Monthly Archives: August 2014

Brief #3 MIID Summer School — Jewels

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The third and final brief of the Make It In Design Summer School was centered around Jewels. I immediately began day dreaming about tiaras and other sparkly things and spent hours browsing Pinterest and Google images. But my first sketches went nowhere. As did my second set. And because I was leaving on vacation in just a few days I felt a lot of stress, and didn’t sleep well the night after the assignment was given (Monday). The next day I was groggy enough to sit down for a few minute nap in my favorite chair (a green Lay-Z-Boy with massage and heat, my back loves it). After just 5 minutes I woke up knowing exactly what I was going to do for my pattern — isn’t it funny how the brain works? A few years previously I’d discovered Twinkling H20s, a glittery watercolor paint in a wonderful range of colors — and the set I have is jewel tones. After creating a set of shapes in Adobe Illustrator I printed them out and began to paint.

painted gem shapes on paper

Painting in the jewel shapes for my pattern

Once the shapes were painted I cut them out and then arranged them into shapes and scanned them.

watercolor gem shapes arranged into flower shape

Individual gem shapes arranged into a flower and then scanned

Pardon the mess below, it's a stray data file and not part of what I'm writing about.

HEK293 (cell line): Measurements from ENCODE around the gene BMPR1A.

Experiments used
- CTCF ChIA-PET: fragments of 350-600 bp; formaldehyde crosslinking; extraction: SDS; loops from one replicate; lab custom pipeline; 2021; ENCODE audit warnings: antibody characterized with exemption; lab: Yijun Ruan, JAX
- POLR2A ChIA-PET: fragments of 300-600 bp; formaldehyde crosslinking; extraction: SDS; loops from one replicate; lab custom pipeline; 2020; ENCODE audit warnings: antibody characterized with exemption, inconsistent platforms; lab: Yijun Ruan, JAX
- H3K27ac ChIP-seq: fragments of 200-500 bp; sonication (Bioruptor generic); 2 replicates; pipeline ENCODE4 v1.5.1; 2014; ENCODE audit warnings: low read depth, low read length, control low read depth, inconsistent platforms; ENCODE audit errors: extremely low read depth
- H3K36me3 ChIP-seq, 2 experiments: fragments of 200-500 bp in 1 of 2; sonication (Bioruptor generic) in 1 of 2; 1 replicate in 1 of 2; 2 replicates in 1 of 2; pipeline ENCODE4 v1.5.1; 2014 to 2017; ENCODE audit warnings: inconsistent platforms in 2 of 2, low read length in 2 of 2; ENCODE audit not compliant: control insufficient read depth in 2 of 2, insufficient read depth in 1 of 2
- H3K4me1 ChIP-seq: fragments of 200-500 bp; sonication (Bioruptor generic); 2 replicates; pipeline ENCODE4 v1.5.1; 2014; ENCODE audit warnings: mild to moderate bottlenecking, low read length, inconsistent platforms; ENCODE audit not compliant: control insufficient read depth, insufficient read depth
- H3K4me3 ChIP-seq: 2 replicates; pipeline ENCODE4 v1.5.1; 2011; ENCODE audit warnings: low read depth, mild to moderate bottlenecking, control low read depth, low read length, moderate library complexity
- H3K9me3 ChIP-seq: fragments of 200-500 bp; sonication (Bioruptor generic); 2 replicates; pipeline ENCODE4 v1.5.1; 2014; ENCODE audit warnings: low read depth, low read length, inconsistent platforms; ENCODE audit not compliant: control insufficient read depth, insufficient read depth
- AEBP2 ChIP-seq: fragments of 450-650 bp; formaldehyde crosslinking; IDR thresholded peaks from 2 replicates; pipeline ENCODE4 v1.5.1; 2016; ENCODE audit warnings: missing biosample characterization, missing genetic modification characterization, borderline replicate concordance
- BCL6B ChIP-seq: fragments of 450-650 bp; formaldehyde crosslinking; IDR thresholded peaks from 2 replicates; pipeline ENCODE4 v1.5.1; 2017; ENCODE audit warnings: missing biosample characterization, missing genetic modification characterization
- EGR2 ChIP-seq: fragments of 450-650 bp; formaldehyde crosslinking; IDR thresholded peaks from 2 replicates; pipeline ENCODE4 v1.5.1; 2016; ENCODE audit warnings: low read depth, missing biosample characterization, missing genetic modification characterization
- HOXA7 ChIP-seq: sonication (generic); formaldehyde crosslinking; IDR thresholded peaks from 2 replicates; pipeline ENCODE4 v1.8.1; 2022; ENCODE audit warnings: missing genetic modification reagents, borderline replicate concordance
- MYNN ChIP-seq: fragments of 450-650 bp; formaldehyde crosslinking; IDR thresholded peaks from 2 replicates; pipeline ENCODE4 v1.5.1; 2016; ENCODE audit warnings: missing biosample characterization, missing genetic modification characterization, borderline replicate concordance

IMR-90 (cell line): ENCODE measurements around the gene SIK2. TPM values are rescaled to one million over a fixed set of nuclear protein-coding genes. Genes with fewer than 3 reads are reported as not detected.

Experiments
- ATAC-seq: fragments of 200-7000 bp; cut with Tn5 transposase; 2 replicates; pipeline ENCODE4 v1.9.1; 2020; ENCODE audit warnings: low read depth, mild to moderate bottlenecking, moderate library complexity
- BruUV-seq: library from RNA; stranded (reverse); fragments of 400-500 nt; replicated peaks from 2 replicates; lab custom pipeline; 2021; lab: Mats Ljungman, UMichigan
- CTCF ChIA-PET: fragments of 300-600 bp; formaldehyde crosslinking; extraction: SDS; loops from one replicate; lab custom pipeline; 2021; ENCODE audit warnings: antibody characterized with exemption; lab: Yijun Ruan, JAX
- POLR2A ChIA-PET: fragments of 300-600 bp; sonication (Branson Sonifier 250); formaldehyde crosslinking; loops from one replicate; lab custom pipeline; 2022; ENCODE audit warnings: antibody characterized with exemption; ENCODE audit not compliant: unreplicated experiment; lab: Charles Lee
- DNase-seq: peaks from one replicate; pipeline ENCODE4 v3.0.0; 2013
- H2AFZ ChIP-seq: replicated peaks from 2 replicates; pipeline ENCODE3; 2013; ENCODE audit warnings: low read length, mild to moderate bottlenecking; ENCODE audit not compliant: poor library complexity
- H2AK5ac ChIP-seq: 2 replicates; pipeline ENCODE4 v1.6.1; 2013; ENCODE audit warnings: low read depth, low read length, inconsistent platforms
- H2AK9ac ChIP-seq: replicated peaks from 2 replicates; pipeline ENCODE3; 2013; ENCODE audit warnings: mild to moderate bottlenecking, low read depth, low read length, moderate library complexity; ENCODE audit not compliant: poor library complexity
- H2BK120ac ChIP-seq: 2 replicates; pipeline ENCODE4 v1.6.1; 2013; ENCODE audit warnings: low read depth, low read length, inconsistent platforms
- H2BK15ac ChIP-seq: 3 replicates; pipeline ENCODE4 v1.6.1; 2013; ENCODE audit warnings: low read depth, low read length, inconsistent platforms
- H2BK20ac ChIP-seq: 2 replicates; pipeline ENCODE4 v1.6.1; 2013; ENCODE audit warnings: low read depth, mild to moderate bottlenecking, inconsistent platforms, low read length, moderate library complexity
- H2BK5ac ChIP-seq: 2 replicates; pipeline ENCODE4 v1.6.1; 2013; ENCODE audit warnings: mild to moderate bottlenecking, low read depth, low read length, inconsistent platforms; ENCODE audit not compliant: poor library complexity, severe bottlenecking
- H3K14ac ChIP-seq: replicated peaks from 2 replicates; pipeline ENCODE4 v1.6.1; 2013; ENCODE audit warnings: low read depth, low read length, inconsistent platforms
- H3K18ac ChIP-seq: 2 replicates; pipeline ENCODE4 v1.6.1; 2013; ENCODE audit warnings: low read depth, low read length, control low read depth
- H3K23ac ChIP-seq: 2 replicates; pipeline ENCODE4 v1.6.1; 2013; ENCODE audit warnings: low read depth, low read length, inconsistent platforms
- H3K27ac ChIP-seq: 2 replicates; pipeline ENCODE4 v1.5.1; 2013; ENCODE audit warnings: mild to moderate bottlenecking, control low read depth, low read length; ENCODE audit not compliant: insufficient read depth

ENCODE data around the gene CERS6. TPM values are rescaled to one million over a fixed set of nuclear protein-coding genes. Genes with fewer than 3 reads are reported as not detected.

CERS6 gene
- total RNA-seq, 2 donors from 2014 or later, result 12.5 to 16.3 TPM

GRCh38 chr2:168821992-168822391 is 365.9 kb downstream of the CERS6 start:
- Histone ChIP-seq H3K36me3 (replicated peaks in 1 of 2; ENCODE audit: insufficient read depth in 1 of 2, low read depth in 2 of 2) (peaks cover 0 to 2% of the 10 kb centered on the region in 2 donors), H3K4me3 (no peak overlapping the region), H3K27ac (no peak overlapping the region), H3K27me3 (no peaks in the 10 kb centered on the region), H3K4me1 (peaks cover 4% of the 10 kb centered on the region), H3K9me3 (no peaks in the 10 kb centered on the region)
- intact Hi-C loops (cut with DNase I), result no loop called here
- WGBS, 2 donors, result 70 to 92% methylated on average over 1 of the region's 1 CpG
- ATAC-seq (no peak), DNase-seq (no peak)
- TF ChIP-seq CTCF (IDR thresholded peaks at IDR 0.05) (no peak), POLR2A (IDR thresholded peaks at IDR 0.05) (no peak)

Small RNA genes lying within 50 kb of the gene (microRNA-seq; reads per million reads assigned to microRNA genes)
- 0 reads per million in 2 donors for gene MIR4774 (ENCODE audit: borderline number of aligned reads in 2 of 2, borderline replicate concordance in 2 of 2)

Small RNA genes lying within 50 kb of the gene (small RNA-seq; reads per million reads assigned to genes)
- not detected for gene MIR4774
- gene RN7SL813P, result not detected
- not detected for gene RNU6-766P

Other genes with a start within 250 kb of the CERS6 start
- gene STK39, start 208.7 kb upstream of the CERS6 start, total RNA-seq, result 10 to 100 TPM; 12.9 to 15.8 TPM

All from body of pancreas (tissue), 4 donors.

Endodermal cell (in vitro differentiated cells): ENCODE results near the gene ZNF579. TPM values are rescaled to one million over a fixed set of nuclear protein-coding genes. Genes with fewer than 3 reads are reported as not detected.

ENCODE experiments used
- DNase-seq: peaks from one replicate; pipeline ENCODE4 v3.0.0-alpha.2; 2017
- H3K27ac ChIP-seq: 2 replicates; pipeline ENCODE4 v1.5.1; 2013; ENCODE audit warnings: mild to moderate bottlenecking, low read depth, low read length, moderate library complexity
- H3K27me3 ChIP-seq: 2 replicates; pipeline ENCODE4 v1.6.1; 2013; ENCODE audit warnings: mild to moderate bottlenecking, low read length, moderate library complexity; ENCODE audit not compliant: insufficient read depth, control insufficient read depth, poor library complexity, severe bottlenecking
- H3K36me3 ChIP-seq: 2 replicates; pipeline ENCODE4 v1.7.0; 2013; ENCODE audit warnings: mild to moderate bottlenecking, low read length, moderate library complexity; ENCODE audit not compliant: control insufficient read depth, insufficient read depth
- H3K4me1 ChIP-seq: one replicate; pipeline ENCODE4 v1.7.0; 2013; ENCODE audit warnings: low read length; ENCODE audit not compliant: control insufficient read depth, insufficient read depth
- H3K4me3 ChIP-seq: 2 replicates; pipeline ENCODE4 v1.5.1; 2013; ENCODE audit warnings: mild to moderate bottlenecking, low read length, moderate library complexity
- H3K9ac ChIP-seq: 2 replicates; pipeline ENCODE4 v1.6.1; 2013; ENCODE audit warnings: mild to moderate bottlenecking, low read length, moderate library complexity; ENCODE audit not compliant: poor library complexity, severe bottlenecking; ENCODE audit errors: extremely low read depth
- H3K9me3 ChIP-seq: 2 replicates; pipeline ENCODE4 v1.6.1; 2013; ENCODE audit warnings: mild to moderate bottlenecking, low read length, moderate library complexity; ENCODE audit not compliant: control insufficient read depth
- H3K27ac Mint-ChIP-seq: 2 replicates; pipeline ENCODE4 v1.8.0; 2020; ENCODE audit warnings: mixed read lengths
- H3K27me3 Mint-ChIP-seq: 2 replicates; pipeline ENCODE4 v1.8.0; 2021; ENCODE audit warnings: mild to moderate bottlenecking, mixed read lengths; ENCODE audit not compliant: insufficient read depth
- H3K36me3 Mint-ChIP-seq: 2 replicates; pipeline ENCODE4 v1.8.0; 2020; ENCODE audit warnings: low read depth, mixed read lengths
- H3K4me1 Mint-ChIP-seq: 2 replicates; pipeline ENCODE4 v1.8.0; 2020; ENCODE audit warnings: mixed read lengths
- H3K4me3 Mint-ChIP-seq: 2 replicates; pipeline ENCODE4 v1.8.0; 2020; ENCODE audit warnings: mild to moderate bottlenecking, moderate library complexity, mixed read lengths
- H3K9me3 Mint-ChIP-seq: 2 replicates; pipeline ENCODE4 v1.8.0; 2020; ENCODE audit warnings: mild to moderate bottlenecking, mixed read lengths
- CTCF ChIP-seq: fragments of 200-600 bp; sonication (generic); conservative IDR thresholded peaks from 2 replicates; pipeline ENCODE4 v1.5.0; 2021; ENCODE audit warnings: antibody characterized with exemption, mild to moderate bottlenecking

I also created some strands of “pearls” for the background in AI, and then took both the “pearls” and the gem flowers into Photoshop.

swirls made in Adobe Illustrator

Swirls of pearls for the background on the surface design pattern

Once I had all the elements in Photoshop I arranged them and rearranged them until I created a seamless pattern, which I then submitted to the class gallery.

Flower gems as a seamless pattern

Flower Gems repeat pattern

Once the pattern was submitted I decided to apply it to my mockup to see how it would look, and was quite pleased with the result.

repeat pattern on mockup

Flower Gems repeat pattern on product mockup

I’m quite pleased with my design for the third and final brief, and feel the class really improved my skills as well as forced me to learn some pattern-specific aspects of both Photoshop and Illustrator.

 

 

Make It In Design Brief #2 — Tribal Theme Pattern Design

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The second brief for the Make It In Design summer school program revolved around Tribal patterns. Having never designed anything tribal, I went looking at my childhood in South Dakota and Alaska for inspiration and found lots of beautiful artwork, including some inspiration from things I own.

"Eskimo" doll from late 1960s

Native American doll made from Seal Fur, a present from my mom when I was in grade school in Alaska.

As lovely as the memories were, those styles, colors, and patterns didn’t feel like the right direction for this assignment, so I went back to the brief and centered my exploration on the triangles and lines mentioned in the bullet points.

sketch book with pens and coffee

Sketches of various triangles and other shapes